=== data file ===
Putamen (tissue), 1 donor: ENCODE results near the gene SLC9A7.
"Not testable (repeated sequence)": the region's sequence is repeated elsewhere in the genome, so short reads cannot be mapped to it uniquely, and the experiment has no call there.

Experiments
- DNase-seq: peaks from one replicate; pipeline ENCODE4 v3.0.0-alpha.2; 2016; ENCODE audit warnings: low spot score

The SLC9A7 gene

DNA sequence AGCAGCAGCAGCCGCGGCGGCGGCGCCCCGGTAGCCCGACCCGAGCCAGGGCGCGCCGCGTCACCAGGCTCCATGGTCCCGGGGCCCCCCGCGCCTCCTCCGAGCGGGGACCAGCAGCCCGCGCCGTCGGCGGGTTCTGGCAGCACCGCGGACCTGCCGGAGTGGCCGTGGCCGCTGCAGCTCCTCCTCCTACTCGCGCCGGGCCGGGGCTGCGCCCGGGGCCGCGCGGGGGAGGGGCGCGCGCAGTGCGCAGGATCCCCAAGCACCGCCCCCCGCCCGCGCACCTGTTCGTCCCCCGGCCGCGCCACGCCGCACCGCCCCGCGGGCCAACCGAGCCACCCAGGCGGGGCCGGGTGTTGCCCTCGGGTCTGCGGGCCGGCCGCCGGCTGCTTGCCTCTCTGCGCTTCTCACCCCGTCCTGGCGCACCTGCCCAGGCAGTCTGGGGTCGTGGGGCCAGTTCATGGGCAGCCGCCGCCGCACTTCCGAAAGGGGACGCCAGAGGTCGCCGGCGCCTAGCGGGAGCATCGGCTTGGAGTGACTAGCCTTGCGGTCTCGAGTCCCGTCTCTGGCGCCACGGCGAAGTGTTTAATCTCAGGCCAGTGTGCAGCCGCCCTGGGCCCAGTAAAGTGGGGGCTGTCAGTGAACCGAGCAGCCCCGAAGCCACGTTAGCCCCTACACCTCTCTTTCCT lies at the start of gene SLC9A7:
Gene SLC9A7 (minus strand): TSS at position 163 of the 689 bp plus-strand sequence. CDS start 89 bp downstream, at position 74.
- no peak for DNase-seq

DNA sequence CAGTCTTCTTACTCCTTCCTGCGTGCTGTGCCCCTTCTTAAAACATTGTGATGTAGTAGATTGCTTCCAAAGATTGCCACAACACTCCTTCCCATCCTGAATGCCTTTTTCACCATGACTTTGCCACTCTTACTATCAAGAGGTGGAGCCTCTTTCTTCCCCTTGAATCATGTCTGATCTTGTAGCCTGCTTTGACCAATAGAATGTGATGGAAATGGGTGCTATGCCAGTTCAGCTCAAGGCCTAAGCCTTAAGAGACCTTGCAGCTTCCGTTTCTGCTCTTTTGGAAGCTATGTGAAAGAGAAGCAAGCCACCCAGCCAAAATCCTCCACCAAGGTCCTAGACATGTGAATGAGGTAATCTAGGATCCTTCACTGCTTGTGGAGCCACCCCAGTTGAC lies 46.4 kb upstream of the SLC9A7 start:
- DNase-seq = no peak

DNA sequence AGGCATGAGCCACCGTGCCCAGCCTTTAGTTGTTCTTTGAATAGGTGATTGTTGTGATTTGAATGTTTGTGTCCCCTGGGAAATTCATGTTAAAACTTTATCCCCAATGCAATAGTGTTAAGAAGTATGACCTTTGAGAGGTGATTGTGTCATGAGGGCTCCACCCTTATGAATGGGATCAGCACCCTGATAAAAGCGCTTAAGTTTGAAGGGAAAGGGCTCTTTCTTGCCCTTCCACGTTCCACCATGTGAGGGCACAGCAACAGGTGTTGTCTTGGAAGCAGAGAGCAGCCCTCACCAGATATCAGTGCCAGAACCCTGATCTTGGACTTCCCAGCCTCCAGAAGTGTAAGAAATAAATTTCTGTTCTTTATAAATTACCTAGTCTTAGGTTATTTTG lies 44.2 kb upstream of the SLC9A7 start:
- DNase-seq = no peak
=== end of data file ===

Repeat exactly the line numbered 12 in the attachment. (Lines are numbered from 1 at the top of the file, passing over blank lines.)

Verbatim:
- DNase-seq = no peak